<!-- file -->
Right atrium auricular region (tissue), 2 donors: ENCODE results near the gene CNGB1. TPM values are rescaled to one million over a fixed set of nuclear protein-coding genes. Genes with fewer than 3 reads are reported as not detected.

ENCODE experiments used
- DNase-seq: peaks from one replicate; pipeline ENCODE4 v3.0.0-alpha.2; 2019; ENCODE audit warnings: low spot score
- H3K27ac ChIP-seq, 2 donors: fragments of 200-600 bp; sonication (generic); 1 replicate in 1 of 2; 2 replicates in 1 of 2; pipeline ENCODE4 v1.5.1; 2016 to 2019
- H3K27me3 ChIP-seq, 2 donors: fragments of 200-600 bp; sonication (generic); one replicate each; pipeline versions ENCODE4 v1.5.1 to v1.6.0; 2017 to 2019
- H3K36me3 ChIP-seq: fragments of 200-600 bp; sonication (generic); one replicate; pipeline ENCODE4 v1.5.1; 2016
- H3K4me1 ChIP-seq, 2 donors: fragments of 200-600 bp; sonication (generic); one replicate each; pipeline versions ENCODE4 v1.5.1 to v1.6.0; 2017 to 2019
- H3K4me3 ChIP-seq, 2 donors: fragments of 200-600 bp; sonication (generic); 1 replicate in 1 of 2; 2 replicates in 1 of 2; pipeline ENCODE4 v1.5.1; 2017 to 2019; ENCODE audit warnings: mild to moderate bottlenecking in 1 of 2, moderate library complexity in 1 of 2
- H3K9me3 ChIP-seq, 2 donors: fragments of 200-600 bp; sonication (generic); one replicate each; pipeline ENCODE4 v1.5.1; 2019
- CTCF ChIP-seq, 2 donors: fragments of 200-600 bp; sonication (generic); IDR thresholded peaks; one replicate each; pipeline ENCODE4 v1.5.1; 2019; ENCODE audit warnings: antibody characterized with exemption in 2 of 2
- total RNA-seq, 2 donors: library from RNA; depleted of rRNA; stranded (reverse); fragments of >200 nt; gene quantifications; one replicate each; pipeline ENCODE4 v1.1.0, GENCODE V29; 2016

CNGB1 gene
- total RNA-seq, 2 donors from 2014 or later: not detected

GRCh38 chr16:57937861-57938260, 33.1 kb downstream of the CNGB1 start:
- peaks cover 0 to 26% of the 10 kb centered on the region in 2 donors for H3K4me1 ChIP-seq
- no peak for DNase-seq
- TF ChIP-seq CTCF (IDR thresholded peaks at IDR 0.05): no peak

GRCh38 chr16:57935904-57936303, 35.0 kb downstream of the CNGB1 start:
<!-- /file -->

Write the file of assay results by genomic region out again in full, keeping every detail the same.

Right atrium auricular region (tissue), 2 donors: ENCODE results near the gene CNGB1. TPM values are rescaled to one million over a fixed set of nuclear protein-coding genes. Genes with fewer than 3 reads are reported as not detected.

ENCODE experiments used
- DNase-seq: peaks from one replicate; pipeline ENCODE4 v3.0.0-alpha.2; 2019; ENCODE audit warnings: low spot score
- H3K27ac ChIP-seq, 2 donors: fragments of 200-600 bp; sonication (generic); 1 replicate in 1 of 2; 2 replicates in 1 of 2; pipeline ENCODE4 v1.5.1; 2016 to 2019
- H3K27me3 ChIP-seq, 2 donors: fragments of 200-600 bp; sonication (generic); one replicate each; pipeline versions ENCODE4 v1.5.1 to v1.6.0; 2017 to 2019
- H3K36me3 ChIP-seq: fragments of 200-600 bp; sonication (generic); one replicate; pipeline ENCODE4 v1.5.1; 2016
- H3K4me1 ChIP-seq, 2 donors: fragments of 200-600 bp; sonication (generic); one replicate each; pipeline versions ENCODE4 v1.5.1 to v1.6.0; 2017 to 2019
- H3K4me3 ChIP-seq, 2 donors: fragments of 200-600 bp; sonication (generic); 1 replicate in 1 of 2; 2 replicates in 1 of 2; pipeline ENCODE4 v1.5.1; 2017 to 2019; ENCODE audit warnings: mild to moderate bottlenecking in 1 of 2, moderate library complexity in 1 of 2
- H3K9me3 ChIP-seq, 2 donors: fragments of 200-600 bp; sonication (generic); one replicate each; pipeline ENCODE4 v1.5.1; 2019
- CTCF ChIP-seq, 2 donors: fragments of 200-600 bp; sonication (generic); IDR thresholded peaks; one replicate each; pipeline ENCODE4 v1.5.1; 2019; ENCODE audit warnings: antibody characterized with exemption in 2 of 2
- total RNA-seq, 2 donors: library from RNA; depleted of rRNA; stranded (reverse); fragments of >200 nt; gene quantifications; one replicate each; pipeline ENCODE4 v1.1.0, GENCODE V29; 2016

CNGB1 gene
- total RNA-seq, 2 donors from 2014 or later: not detected

GRCh38 chr16:57937861-57938260, 33.1 kb downstream of the CNGB1 start:
- peaks cover 0 to 26% of the 10 kb centered on the region in 2 donors for H3K4me1 ChIP-seq
- no peak for DNase-seq
- TF ChIP-seq CTCF (IDR thresholded peaks at IDR 0.05): no peak

GRCh38 chr16:57935904-57936303, 35.0 kb downstream of the CNGB1 start: